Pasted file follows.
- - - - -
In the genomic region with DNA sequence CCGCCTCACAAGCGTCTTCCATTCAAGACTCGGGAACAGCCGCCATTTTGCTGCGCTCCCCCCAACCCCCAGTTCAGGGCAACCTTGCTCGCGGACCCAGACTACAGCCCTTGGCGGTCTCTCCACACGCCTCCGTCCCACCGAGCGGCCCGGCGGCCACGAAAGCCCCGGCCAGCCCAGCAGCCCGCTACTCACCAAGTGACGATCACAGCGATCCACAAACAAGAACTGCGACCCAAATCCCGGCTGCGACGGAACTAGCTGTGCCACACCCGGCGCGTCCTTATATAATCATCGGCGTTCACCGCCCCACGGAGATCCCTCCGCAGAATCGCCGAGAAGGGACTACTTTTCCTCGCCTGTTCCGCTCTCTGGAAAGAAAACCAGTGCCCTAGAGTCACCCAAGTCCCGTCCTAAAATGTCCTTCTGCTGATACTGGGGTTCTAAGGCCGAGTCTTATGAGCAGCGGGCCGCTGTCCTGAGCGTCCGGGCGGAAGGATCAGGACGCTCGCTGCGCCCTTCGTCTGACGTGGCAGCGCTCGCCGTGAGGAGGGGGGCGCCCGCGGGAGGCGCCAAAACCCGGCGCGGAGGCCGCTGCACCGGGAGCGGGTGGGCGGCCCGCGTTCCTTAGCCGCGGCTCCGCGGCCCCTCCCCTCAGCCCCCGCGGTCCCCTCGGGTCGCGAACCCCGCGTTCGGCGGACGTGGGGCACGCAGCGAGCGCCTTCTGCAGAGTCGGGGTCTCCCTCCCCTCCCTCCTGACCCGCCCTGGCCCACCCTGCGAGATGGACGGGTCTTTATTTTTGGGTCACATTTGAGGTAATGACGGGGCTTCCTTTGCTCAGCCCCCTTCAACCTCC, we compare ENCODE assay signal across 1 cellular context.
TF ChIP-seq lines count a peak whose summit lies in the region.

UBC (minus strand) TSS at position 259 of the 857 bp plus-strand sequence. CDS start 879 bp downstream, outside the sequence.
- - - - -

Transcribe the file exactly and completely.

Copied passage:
In the genomic region with DNA sequence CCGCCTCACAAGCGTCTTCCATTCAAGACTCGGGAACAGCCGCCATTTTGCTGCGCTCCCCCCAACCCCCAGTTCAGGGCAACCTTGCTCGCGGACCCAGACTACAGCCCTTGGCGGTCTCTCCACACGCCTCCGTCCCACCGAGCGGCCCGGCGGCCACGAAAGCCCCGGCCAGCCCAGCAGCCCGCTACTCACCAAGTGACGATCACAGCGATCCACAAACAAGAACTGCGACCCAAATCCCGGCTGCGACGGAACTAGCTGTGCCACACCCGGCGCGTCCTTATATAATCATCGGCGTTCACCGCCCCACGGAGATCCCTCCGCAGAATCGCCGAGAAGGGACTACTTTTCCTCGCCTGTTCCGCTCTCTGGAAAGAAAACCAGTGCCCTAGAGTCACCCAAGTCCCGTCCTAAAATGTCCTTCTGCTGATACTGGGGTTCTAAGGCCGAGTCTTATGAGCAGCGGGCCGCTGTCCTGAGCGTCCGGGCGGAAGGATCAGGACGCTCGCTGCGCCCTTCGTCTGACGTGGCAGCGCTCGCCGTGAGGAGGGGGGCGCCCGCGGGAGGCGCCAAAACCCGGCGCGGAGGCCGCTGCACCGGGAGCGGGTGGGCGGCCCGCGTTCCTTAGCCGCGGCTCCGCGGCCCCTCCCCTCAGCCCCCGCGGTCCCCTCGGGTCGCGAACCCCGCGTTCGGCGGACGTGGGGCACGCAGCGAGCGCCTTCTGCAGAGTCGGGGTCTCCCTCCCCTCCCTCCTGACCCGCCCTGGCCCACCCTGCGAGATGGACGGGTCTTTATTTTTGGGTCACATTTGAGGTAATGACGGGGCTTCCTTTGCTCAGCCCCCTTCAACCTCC, we compare ENCODE assay signal across 1 cellular context.
TF ChIP-seq lines count a peak whose summit lies in the region.

UBC (minus strand) TSS at position 259 of the 857 bp plus-strand sequence. CDS start 879 bp downstream, outside the sequence.